However, it must be said that some listeners will still be impatient with the sound and require more contemporary recordings (such as those by von Karajan, Haitink or Blomstedt, for example), simply because with better sonics, the colossal orchestration of these pieces is shown to much better advantage.
This caveat is no reflection whatsoever on Dutton's magnificent work; the company has done the best job imaginable with the material. For many fans this will be an essential document, thanks to Dutton's amazing engineers who have given it seemingly magical new life.
10 of 11 people found the following review helpful
HASH(0x92afc738) out of 5 stars A milestone musical document! 9 Oct. 2005
By Hiram Gòmez Pardo Venezuela - Published on Amazon.com
Richard Strauss (1864-1949) was probably, the greatest composer-conductor of the century, rivaled perhaps by Gustav Mahler.

Strauss composed this work in the dawns of the WW1, 1914. Ten years had elapsed from the Domestic Symphony , fruitful period in which composed Electra, Salome, Das Rosenklavier and Ariadna in Naxos.

This work is to my taste together with Also Sprach Zaratustra and Death and transfiguration my favorite trilogy of him.

If you realize about the whole structure, which consists in just one movement, we can assume he was thinking in a very expansive tone-poem, his particular Pastoral dedicated to the impressive mountains and perpetual snows. He knew to extract the maximum possibilities of the orchestra, remarking the style of the symphonic ponderosity. A whole arsenal of the most unusual instruments: wind machine, thunder machine and cowbells, in addition to the usual percussion instruments, plus a specially organized brass group offstage consisting of twelve horns, two trumpets and two trombones. An ostentatious anachronism if you want, according the perspectives of that time.

The Bavarian State played this work with meticulous bravery, legitimate pride and profound conveyance. Apart the importance historic of this performance (Strauss in his 77), it remains in the surroundings a clear sensation of emotiveness and display of pronouncement respect these war years. You can feel it beneath the score.

There are in my opinion three legendary versions of the Alpine: a renown and admired performance of Zubin Meta with the Angeles Philharmonic from the seventies, a careful and elaborated performance of one of my favorite directors any time: I mean Rudolf Kempe and this one.

An invaluable performance that will endure securely the taste acid of the years, remaining such as a solid oak and also a historic legacy for the new generations who will survive us.
5 of 5 people found the following review helpful
HASH(0x9216eb7c) out of 5 stars I've found my desert island disc 12 Feb. 2007
By Pernickity - Published on Amazon.com
Verified Purchase
This legendary recording of the Alpine Symphony is the one to take to your desert island. It was made in 1941 but it sounds as though it was recorded yesterday. The original surface noise is filtered to near inaudibility - Dutton's restoration is a must-have. There's nothing like hearing Strauss conduct his own works during the wartime. Now that's history!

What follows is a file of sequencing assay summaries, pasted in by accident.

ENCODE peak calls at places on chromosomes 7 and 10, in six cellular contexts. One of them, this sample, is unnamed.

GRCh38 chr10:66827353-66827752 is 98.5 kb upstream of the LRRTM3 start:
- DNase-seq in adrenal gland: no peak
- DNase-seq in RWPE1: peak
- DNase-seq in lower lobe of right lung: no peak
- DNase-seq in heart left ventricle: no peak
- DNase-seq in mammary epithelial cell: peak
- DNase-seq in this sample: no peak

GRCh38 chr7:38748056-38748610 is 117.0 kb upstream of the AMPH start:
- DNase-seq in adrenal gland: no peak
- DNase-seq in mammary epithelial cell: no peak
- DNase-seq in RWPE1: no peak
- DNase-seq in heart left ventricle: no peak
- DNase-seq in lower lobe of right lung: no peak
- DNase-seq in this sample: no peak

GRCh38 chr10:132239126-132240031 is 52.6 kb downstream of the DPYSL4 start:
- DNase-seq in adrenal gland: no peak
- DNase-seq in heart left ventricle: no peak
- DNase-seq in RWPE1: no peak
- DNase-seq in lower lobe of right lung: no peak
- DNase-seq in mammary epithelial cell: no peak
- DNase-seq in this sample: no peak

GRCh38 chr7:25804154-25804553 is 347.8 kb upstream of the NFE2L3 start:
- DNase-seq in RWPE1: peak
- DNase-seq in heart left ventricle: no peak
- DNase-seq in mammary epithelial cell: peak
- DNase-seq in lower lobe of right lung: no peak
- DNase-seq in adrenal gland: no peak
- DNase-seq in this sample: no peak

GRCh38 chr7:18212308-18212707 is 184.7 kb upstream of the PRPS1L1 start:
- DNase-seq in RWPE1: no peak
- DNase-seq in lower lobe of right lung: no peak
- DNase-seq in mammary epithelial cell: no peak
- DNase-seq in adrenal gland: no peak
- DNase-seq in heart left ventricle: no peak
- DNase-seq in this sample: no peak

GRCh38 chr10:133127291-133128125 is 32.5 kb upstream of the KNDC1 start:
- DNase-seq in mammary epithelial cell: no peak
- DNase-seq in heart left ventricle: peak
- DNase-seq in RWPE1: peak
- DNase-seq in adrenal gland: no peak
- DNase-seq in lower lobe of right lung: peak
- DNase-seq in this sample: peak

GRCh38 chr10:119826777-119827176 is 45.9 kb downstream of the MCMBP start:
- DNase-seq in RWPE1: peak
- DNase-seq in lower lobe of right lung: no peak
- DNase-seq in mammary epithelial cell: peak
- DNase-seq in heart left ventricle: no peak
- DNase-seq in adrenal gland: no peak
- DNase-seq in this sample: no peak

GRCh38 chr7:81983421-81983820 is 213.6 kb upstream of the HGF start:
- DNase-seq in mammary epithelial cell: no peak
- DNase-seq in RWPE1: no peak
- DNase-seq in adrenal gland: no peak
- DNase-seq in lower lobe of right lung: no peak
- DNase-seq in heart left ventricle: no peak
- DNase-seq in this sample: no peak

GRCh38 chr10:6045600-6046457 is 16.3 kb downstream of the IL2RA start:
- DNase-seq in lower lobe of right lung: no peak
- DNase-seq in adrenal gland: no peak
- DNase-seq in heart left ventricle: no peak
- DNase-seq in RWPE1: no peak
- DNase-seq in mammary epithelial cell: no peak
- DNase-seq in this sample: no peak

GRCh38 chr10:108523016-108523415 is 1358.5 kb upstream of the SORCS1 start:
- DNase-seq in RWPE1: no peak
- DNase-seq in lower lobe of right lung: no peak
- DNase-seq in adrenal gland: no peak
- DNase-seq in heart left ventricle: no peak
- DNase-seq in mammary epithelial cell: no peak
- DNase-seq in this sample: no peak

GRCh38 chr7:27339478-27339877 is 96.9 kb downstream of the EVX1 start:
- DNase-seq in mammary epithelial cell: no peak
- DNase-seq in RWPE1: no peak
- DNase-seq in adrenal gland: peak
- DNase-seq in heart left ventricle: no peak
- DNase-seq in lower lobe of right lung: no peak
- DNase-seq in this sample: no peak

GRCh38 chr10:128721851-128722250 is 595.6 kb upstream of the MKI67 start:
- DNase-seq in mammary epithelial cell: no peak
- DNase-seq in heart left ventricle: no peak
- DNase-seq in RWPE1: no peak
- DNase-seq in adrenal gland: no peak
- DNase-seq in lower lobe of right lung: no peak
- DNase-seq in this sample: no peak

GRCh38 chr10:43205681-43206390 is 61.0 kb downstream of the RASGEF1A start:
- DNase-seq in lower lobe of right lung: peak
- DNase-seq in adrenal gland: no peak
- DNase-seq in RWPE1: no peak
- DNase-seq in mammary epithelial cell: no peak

2 of 2 people found the following review helpful
HASH(0x92afc918) out of 5 stars Strauss conducts his Alpine Symphony 17 Aug. 2011
By Robert E. Nylund - Published on Amazon.com
This is a performance to cherish, especially because the composer conducted the orchestra in the symphony. It was only the second recording made of the ambitious work, which requires such a large orchestra and special instruments. German engineering often set the pace and led the way, using Telefunken microphones that were the best in the world. Even the recordings made in the 1920s were among the best, as Strauss' recording of "Don Juan" demonstrates. I had the original 78-rpm discs of "Don Juan," released in the U.S. by Brunswick with a gold label, and they were amazing. I don't think anyone has given us such a powerful performance of the heroic music of the man who tried the impossible in seeking the ideal woman.

The first recording I ever heard of "An Alpine Symphony" was this one in its LP reissue by Seraphim Records, featuring a wonderful black and white photograph of the composer. I don't think anyone has ever equaled this performance, although the Seraphim issue sometimes failed to fully capture the dynamics of the original recording. It is wonderful that someone has finally restored this performance of such an awesome and inspiring work. No wonder that Strauss lived most of his life close to the Alps. There is film footage of him walking on his property with the magnificent mountains nearby; these were the mountains that inspired this music. Strauss takes on a journey over the mountains in his music and it is tremendous to hear him conducting his composition.